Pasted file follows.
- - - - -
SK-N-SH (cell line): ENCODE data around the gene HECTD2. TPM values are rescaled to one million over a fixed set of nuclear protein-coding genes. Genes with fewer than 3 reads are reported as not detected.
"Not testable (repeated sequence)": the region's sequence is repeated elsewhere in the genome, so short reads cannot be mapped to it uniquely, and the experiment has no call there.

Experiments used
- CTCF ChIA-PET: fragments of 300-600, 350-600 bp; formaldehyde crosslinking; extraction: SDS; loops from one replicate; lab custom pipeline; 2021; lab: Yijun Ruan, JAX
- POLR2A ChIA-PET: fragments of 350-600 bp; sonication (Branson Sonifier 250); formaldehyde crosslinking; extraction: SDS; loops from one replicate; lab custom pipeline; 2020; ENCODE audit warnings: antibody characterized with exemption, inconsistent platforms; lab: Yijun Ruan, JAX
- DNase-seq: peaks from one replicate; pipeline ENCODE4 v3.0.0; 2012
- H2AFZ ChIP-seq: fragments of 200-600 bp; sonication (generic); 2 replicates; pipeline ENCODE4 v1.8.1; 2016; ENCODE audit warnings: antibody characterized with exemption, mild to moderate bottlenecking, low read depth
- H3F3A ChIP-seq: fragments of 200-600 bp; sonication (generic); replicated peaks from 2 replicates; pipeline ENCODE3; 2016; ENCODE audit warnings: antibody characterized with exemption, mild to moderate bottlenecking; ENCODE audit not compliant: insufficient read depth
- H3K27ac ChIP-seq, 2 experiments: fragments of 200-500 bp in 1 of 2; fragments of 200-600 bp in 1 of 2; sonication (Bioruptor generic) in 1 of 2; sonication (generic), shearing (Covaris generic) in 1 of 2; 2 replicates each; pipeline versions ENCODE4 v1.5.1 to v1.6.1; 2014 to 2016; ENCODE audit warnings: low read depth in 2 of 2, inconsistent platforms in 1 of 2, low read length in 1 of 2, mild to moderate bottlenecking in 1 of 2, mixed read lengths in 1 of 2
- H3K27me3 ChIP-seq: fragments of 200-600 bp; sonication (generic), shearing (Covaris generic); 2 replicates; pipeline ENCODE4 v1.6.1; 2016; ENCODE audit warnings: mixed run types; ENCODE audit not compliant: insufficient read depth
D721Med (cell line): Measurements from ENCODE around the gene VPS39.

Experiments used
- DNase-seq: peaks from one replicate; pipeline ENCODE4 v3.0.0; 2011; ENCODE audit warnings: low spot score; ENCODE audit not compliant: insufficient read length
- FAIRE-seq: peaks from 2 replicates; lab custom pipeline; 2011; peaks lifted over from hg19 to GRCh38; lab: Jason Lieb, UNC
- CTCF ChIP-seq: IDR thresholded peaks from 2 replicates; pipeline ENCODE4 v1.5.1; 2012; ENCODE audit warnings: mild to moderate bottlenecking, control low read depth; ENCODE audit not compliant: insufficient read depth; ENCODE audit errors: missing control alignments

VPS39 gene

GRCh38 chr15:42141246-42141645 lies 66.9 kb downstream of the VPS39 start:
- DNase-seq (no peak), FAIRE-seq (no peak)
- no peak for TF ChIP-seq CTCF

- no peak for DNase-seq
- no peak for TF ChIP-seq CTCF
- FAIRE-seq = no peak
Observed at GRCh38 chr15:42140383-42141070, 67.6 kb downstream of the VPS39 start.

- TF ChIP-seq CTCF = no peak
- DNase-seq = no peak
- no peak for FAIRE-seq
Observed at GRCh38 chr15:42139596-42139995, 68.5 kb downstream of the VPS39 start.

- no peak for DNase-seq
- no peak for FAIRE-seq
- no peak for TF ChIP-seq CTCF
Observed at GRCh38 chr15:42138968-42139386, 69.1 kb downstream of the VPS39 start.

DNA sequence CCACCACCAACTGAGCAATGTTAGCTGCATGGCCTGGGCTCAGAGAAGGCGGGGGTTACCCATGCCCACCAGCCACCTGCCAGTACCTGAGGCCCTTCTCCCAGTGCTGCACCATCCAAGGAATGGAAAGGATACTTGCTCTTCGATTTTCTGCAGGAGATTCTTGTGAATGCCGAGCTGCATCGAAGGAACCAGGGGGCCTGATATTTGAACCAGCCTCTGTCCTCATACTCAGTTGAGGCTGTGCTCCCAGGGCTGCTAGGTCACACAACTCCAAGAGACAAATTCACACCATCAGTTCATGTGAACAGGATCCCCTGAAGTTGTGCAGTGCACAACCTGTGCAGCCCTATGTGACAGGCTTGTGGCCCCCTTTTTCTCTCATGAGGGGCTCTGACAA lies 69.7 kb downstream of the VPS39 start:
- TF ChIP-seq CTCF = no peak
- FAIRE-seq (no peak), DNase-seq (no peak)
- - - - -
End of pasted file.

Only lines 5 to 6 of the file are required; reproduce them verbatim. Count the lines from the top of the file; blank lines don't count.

- POLR2A ChIA-PET: fragments of 350-600 bp; sonication (Branson Sonifier 250); formaldehyde crosslinking; extraction: SDS; loops from one replicate; lab custom pipeline; 2020; ENCODE audit warnings: antibody characterized with exemption, inconsistent platforms; lab: Yijun Ruan, JAX
- DNase-seq: peaks from one replicate; pipeline ENCODE4 v3.0.0; 2012